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Father’s Day

dad

 

First draft, while the spirit moves.

Father’s Day.

How did you stop being mine, dad?

How did you walk out the door?

Did I see you do it, dad?

I can’t remember anymore.

Time’s passed.

I know only that you left, dad,

When I was some ten years old

And I’d have given anything to keep you, dad,

I’d have promised to be good as gold.

But the chance passed.

I know my mother was a pain, dad,

She remained a pain to me,

But I, the child, could not escape,

Couldn’t walk out the door and go free,

Til her death freed me at last.

I had to listen to her words, dad,

Had to learn how she blamed me,

For she’d sent you away, she would often say,

Because you didn’t love me

As you should.

No vitriol with that assertion,

Though she had enough and to spare,

And some of it you might have spared me,

If only you’d been there.

But you weren’t.

What kind of bad must I have been, dad,

That you could not love your first born?

And being so bad as I must have been

What wonder that God had foresworn

To love me?

I believed then, as a child believes,

And I grieved then, as a child alone grieves,

My path obscured by autumn leaves

Whate’er the season.

A darkness in me.

Half a century ago you disappeared,

Vanished, it transpires, in sunnier climes,

Had another son, a daughter too,

And, no doubt, some lovely times,

But I did not.

For half a century I missed you,

Felt an aching absence in my heart,

Missed your words, your looks, your thoughts,

And it broke me apart

Forever.

Believing in no God, no Heaven,

I know we will not meet again,

That the man who died three thousand miles away

Has left me, till my death day, in the grip of pain

Forever.

One conviction only, did you – in leaving – leave me,

Which is that it’s okay to not stay,

That it’s okay when you are under pressure

Simply to walk away,

And I have tried.

The night that others dread

Is naught but peace to me,

The silent darkness of the dead,

Offers naught but ease to me.

Yet I can’t get there.

Too many depend

For me to seek the easy end,

And all my life I now must spend

Missing you.

Why did you leave me, daddy?

Daughter

Daughter

 

Watching you grow

From little pink frog

To upright consciousness.

Watching you glow,

Your first smiles

Your first steps

Your first words

First sneezes, first hiccups,

Your first recognition of ‘daddy’.

Changing your diapers

Laughing

That the odorous is not odious,

Your little parts sweet

In their diminutiveness.

Giving you lifts, here and there,

Buying school clothes,

Lighting birthday candles

And blowing them out.

You all about me,

I all about you.

Your toys on the floor,

Your books on the shelves,

Your questions relentless.

Your voice a girl’s

Your choices a girl’s

Ballerina or tomboy.

Your vests and knickers small in the laundry,

Your panties, your bra,

Hanging with stockings over the bath.

Your looking in the mirror,

The coming of consciousness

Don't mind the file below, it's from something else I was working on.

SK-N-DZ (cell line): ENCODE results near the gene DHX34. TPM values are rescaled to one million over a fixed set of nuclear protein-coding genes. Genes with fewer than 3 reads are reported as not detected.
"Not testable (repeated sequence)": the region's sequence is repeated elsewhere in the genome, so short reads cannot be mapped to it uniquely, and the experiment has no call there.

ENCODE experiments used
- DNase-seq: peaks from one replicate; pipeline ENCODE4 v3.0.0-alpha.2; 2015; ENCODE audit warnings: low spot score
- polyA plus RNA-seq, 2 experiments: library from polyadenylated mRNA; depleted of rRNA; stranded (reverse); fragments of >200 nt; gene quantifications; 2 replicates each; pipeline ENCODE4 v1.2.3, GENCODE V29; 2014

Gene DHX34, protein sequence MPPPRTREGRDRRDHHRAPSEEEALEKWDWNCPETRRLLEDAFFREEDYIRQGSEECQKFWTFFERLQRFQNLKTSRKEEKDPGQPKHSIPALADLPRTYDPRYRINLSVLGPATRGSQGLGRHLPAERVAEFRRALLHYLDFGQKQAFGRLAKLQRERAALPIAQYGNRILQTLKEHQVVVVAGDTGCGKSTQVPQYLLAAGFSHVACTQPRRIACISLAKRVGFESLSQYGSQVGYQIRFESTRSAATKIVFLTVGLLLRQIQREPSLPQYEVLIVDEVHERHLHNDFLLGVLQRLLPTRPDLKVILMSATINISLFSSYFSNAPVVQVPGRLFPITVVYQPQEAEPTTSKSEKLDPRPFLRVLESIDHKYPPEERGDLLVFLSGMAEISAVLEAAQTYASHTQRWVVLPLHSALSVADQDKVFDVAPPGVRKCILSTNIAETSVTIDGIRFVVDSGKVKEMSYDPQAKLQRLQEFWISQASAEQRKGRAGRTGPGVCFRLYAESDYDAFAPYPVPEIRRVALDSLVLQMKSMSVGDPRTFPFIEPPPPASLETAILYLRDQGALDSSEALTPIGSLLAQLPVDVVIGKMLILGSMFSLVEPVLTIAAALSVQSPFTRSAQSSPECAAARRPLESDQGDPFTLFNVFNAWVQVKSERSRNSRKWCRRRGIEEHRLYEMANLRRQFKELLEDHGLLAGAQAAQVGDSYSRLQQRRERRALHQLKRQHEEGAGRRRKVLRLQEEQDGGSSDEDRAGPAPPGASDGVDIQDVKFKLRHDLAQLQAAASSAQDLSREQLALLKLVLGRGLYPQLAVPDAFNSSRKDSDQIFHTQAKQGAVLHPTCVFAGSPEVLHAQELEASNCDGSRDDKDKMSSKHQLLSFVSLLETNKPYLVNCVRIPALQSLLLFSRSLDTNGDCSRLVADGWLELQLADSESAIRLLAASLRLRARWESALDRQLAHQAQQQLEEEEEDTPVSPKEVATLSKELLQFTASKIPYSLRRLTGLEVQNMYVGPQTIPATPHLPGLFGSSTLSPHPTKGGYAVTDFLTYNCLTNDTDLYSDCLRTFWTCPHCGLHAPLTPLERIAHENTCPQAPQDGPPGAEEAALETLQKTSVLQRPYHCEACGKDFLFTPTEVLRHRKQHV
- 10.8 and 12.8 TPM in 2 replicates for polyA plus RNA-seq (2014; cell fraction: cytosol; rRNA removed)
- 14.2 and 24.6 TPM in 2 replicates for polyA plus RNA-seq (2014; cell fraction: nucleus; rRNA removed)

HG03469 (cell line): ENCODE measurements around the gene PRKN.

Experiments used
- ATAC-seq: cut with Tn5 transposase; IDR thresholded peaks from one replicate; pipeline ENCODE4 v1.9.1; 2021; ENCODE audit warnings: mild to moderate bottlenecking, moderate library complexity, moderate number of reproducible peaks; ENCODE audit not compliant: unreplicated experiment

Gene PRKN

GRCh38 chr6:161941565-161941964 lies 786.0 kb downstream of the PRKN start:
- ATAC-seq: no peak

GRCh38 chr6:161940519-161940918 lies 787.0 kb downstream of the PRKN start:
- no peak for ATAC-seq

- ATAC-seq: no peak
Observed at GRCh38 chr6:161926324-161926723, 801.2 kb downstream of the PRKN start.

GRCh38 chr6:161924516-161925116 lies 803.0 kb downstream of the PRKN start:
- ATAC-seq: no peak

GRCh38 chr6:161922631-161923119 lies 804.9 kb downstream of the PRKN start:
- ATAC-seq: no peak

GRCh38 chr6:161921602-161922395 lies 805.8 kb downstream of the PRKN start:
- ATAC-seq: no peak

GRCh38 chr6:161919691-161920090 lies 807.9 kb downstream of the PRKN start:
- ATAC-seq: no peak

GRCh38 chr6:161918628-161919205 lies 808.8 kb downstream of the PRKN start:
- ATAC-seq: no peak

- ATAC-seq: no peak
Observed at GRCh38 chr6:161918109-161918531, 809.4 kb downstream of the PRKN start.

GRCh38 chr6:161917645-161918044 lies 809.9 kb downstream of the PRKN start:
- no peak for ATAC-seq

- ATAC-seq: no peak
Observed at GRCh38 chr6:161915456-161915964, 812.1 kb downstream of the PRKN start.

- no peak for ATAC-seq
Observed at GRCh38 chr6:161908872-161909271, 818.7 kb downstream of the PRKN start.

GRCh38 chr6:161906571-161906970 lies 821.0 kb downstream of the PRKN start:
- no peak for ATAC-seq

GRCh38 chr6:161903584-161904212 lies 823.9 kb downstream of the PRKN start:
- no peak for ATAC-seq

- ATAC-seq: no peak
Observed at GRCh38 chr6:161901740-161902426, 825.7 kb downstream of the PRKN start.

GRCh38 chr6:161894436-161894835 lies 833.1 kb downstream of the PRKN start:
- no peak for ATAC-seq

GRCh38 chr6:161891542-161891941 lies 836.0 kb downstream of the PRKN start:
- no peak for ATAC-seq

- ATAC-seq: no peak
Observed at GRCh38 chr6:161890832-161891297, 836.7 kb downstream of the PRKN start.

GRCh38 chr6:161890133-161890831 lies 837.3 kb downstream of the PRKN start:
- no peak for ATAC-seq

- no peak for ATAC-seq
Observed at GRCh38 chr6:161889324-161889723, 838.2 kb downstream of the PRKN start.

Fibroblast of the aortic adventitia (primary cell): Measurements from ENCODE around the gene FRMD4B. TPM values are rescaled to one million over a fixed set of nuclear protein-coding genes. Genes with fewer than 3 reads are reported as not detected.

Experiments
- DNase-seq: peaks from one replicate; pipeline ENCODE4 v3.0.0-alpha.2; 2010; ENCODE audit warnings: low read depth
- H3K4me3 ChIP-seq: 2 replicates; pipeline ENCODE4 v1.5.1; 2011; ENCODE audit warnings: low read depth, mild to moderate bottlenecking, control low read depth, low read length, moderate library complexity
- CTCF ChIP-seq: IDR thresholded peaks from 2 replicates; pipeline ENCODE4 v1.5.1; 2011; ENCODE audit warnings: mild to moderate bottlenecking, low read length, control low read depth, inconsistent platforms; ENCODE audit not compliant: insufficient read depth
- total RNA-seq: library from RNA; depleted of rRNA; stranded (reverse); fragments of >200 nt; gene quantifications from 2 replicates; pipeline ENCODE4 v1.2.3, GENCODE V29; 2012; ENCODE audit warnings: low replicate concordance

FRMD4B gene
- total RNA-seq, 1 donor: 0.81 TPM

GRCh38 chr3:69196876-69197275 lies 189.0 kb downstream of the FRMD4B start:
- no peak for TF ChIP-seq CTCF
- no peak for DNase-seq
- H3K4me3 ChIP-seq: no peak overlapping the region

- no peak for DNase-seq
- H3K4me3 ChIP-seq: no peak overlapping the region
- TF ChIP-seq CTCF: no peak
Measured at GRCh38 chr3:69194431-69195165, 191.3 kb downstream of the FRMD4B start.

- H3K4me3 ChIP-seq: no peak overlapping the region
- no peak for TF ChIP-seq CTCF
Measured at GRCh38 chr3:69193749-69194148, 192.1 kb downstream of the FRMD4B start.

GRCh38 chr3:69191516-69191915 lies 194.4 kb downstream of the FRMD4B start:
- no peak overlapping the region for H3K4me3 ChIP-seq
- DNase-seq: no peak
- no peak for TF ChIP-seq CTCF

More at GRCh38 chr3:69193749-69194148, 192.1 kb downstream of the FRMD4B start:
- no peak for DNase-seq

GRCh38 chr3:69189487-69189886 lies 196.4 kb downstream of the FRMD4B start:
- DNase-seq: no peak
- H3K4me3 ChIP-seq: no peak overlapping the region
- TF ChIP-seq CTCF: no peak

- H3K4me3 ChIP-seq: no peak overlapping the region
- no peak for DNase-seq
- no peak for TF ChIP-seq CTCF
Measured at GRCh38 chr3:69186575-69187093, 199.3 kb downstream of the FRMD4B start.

That I am not the only one

Who thinks you beautiful.

And boys, then, and mistrust,

That any boy could be good enough,

That scares me no little.

Eventual acceptance,

No little worrying,

And then the big day,

If boys are your choice,

You at my side,

Music playing,

Your farewell to arms

That have held you since childhood,

Your welcome to arms

That may bring you to motherhood

And Pain.

Pictures.

Photographs and memories,

Framed in glass or framed in brain,

Everywhere.

Now almost nowhere,

For daughter, alas

You died ere they could come to pass.

Poem: Manhood

Another oldie, on the theme of what it is to be a man.

Manhood

In an echoing, empty subway

I fall back, so as not to be

perceived a threat by she who walks

alone ahead of me.

A second moves to pass me

I step well away to the side

that doubts that might darken her frightened mind

are, as far as they can be, denied.

 

Through choice would I never strike woman,

through choice would do no woman wrong,

I cannot despise them, nor trivialise them,

perceive women weak and men strong.

I’ll not play ‘It’s a man’s world’ games,

be thus prisoned, pretend to be free,

and the thrusting, assertive world of some men

holds no welcome – nor liking – for me.

 

If manhood must be one-upmanship –

emotions suppressed to compete,

others diminished one’s self to enhance –

then the prize of the game is defeat.

It has to be hateful, so much to be feared

by those we most need to be friends,

it has to be time to reject, now, those things

on which such a manhood depends.

 

True manhood must re-write the script,

must open eyes to a new way of seeing

that it matters much less to be one kind of man

than to be fully a true human being.

 

Envied

Chained to his balls

In a prison called ‘Man’,

What do they see

Who call him ‘free’?

 

Wage slave, unmanned,

To a glossy treadmill tied,

Or mortgaged to a private cross

And crucified

Smiling.

 

Or rat

With the strange pink tail,

Imprisoned in a maze called ‘Man’

Who ought to wonder who are these

Who envy him the scraps of cheese

That are the mouldy recompense

For life that does violence

To dignity.

 

by Richard V Raiment.